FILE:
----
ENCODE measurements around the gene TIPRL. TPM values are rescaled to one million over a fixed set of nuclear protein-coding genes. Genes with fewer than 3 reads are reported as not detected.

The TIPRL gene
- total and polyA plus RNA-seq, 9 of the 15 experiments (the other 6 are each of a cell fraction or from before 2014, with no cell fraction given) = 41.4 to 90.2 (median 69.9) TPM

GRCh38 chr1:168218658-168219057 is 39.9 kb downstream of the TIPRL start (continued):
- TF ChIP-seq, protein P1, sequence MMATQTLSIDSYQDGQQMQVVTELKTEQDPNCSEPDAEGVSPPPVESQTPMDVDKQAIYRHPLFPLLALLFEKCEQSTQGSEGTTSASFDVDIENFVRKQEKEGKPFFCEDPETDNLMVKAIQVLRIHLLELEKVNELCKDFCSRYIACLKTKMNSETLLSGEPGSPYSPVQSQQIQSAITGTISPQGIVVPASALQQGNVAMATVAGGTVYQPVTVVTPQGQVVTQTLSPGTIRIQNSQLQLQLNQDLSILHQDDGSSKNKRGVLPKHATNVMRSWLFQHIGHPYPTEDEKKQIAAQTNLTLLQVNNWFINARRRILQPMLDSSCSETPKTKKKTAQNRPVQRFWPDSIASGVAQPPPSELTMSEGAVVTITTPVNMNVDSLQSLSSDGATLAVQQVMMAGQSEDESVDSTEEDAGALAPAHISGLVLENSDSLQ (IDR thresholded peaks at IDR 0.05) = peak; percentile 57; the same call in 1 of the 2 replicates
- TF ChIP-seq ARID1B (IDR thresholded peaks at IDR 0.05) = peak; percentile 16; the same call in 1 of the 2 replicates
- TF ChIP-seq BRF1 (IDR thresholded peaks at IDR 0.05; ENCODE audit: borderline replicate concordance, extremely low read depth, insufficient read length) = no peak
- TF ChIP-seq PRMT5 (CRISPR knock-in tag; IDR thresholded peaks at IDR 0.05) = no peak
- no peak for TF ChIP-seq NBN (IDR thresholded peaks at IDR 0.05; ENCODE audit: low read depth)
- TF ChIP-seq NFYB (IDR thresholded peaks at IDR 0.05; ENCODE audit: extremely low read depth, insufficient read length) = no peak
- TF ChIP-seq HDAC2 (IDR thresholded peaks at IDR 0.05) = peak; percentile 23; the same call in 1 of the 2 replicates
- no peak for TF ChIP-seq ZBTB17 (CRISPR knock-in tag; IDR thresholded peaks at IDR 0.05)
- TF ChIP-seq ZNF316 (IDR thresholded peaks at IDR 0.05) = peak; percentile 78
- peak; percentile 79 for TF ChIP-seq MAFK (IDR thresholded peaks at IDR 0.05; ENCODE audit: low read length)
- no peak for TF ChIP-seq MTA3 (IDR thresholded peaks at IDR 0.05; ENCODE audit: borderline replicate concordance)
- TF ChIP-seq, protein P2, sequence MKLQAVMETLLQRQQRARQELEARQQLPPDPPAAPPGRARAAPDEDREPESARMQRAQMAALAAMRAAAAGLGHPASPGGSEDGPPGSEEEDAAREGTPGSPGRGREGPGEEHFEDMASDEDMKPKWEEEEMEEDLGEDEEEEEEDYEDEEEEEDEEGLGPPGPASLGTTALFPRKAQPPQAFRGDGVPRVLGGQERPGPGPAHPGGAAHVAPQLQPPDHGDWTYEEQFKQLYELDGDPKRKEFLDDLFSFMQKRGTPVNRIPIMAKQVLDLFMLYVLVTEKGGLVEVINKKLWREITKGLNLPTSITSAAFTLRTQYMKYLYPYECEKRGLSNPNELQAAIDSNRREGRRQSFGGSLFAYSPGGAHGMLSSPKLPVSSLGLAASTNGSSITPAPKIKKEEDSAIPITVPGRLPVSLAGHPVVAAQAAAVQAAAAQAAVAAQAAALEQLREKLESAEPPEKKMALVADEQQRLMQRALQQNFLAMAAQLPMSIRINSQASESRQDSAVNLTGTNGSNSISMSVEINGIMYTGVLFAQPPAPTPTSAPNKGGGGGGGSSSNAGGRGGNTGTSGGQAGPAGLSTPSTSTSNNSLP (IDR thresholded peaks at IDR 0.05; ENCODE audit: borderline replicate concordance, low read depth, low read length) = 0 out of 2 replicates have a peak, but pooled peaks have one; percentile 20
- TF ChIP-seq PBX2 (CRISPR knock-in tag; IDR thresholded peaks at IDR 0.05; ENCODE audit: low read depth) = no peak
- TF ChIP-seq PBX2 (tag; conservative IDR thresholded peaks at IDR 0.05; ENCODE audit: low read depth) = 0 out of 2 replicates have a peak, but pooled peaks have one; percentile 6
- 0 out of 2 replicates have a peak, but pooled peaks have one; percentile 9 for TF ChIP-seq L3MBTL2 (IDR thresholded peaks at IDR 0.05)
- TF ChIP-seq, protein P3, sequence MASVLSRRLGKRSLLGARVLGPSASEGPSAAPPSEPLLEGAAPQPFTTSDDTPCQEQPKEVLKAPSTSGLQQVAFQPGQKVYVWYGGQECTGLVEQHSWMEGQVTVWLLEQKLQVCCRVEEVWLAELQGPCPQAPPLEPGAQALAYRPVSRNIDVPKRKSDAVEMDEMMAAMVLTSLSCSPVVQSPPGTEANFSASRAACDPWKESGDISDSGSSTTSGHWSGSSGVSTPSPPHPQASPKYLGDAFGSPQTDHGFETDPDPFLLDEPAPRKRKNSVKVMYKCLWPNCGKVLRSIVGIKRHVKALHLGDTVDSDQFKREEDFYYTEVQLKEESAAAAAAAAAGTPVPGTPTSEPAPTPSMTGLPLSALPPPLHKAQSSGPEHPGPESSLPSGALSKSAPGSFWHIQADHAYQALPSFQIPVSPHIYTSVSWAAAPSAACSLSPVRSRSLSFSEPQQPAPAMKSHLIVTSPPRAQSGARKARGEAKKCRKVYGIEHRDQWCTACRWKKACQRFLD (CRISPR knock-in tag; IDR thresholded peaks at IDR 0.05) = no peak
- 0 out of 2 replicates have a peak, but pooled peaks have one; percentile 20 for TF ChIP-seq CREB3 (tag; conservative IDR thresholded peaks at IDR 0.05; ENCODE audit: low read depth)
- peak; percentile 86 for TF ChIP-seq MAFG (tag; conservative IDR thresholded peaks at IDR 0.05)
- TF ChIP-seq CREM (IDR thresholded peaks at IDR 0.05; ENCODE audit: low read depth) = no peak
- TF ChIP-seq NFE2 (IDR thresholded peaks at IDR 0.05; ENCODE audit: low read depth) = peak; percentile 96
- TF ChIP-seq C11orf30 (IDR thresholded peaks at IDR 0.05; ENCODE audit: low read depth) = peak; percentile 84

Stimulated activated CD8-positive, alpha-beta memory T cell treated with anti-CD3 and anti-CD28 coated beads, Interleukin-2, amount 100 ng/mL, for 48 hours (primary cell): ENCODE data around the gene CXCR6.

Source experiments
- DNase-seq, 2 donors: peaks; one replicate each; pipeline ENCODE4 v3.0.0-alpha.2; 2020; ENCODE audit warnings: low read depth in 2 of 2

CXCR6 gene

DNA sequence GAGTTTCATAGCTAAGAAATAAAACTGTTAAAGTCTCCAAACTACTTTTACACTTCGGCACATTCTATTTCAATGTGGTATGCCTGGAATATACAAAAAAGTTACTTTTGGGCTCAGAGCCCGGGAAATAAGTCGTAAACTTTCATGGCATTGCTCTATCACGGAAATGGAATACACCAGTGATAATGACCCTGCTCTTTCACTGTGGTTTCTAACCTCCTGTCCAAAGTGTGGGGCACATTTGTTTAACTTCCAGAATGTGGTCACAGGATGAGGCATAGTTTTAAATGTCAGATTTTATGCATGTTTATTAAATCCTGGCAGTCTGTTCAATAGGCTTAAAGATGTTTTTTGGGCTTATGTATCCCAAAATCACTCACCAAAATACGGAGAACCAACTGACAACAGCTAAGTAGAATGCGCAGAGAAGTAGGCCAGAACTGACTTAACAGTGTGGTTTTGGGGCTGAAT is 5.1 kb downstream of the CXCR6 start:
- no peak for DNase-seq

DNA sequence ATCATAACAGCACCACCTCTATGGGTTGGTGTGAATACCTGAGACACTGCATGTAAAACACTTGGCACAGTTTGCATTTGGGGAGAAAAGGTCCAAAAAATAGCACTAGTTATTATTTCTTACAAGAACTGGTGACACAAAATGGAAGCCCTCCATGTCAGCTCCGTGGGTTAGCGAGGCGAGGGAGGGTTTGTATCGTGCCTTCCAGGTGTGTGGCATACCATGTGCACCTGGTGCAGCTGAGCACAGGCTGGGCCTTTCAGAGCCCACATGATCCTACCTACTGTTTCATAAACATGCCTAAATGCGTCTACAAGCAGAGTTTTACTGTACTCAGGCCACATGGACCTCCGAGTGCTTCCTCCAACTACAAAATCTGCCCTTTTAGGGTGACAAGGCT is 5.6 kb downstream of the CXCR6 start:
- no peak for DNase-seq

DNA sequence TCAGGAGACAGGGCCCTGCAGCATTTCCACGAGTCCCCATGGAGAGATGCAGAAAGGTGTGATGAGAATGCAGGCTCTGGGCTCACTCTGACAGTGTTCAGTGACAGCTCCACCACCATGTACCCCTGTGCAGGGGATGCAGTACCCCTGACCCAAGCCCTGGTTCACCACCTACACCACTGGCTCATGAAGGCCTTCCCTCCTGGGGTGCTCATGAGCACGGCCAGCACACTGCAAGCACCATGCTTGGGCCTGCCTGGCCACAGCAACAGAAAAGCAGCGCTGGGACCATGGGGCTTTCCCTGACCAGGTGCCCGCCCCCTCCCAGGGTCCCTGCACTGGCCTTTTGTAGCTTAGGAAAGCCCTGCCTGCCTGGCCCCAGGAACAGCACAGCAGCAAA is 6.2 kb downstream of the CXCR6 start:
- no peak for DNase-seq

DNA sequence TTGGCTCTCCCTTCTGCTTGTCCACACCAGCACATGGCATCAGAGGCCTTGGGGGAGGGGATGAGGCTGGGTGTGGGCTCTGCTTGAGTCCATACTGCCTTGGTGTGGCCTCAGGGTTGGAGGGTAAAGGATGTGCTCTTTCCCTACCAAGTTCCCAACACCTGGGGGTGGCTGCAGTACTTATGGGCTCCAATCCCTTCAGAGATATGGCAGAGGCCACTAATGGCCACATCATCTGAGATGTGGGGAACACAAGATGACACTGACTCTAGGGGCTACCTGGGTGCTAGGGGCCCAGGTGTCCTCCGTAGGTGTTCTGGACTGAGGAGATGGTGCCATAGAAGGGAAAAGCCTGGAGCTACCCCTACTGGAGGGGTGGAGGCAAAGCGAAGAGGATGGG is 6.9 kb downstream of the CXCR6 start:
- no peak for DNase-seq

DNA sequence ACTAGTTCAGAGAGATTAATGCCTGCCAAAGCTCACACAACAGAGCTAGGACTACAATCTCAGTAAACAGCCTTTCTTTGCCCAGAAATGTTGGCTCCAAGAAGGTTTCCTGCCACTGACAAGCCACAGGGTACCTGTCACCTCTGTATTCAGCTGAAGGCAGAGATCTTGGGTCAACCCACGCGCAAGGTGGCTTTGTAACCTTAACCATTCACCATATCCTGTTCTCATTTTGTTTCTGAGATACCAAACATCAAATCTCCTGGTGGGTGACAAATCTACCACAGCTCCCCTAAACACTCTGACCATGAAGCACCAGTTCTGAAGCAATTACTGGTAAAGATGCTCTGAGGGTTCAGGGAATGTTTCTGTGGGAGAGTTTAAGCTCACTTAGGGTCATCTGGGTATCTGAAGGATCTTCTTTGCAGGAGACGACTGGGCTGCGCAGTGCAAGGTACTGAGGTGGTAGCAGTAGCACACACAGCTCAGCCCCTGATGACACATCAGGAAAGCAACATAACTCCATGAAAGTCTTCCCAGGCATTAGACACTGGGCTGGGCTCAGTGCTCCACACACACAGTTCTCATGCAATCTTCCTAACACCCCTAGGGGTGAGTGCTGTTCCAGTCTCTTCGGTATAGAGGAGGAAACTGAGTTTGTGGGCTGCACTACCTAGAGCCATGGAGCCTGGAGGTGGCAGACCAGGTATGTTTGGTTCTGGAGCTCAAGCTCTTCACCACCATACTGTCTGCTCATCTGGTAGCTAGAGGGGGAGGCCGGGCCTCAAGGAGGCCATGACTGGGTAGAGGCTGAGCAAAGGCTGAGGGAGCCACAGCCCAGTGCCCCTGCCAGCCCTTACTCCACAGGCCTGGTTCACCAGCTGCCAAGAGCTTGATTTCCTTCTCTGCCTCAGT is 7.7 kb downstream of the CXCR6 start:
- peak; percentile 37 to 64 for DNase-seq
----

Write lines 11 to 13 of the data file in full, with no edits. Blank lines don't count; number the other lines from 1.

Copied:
- TF ChIP-seq HDAC2 (IDR thresholded peaks at IDR 0.05) = peak; percentile 23; the same call in 1 of the 2 replicates
- no peak for TF ChIP-seq ZBTB17 (CRISPR knock-in tag; IDR thresholded peaks at IDR 0.05)
- TF ChIP-seq ZNF316 (IDR thresholded peaks at IDR 0.05) = peak; percentile 78